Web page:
He put it together and re-worked the pneumatics. “And my hoop press dates back to before 1920 and it’s still working fine. The equipment hasn’t changed a lot over the years—barrel making is still barrel making.” Okanagan has a website—www.winebarrels.com —which has generated a good amount of business for the company. “We get lots of hits on the website, but the orders should be a reasonable size,” Craik explains.

Smaller orders might face some hefty freight charges, but the company is willing to fill orders for as small as one barrel. The Jamaican Coffee Board, in fact, found them through their website. After sending some sample shipments, Craik did a business trip down to Jamaica—and came back with the order for 7,000 barrels. Besides Jamaica, other places, such as Costa Rica, also produce premium coffee. Craik recently met with the consul general of Costa Rica—apparently some of their coffee producers are looking to high grade their coffee, and are considering shipping in barrels as part of the presentation package. Following a company restructuring in 2001 and a busy year in 2002, the company saw a bit of a falloff in sales in 2003.

But Craik and his partners are looking longer term, and might have to expand their operations. “I can see us with a much larger facility producing 1,000 to 2,000 wine barrels a year in a few years, plus the aspen and pine barrels market. Our growth is going to be very measured and careful.” Even a small piece of the wine barrel market would be lucrative—between just BC, Washington and Oregon, there is an annual need for 20,000 barrels.

Craik notes that there are cooperages in California—with its huge wine industry—that can produce 50,000 barrels a year. And in Kentucky, which is bourbon country, cooperages will turn out over 400,000 barrels a year. With the aspen and pine barrels, Craik sees further opportunities in Canada and the United States. There are lots of niche markets, such as providing promotional barrels to coffee houses. Securing such a contract from coffee giant Starbucks, with its more than 7,500 locations, would keep the company busy for quite a while. And there are also niche markets.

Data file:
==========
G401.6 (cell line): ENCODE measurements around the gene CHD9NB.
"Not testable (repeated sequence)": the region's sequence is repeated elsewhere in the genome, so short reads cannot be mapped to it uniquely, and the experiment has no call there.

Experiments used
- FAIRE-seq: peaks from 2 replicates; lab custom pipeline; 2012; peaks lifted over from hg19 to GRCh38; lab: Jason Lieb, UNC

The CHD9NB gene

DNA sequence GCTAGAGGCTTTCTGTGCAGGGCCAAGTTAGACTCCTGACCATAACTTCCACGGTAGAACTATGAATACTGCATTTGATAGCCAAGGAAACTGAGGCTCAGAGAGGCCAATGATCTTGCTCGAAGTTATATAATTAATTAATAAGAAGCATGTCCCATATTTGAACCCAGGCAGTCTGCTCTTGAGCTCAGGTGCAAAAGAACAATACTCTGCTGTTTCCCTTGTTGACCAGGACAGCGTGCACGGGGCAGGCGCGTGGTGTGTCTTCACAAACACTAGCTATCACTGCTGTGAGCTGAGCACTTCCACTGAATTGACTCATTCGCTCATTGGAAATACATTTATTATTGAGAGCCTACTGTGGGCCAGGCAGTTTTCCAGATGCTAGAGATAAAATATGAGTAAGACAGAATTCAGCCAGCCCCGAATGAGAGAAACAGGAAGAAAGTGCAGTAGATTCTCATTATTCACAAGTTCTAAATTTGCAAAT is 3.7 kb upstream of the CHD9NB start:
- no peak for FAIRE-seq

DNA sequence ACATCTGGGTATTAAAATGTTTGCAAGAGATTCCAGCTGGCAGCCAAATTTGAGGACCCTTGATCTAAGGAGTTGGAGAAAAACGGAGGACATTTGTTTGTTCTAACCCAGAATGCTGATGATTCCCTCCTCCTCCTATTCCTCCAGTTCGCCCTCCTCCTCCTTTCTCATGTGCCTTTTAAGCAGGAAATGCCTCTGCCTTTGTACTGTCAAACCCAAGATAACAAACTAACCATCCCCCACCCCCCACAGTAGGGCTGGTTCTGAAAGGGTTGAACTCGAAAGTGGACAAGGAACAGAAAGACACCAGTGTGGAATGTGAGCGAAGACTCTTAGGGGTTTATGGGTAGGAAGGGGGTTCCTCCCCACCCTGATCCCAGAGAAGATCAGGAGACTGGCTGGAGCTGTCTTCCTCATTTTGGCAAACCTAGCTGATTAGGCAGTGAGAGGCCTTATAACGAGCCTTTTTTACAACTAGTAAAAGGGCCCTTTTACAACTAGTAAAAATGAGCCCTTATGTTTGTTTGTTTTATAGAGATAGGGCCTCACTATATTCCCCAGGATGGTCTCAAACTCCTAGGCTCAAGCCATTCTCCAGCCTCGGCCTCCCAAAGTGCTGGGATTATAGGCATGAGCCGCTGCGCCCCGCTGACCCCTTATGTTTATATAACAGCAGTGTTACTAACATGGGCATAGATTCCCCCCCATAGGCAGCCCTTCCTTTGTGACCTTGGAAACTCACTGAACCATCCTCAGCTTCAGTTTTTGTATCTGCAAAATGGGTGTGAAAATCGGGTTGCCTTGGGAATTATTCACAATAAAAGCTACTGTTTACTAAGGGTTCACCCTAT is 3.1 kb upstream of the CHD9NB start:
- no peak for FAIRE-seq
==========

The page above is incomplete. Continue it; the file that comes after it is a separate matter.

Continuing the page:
They supplied barrels for the hit movie “Pirates of the Caribbean,” and produce antique butter churns, water pails and other items for historical groups. And then there’s the Pacific Rim. “There are companies that are doing similar products in the US, but they are on the eastern seaboard, so we have a geographical advantage. We’ve got the whole Pacific corridor to work with.” They are already talking with a company that is going to do some marketing on their behalf in Asia.

   This service is temporarily unavailable

 


This page and all contents ©1996-2007 Logging and Sawmilling Journal (L&S J) and TimberWest Journal.
For personal or non-commercial use only.
This site produced and maintained by: Lognet.net Inc
Any questions or comments on this site can be directed to Rob Stanhope, Principal (L&S J).
Site Address: http://www.forestnet.com.

This page last modified on Tuesday, September 28, 2004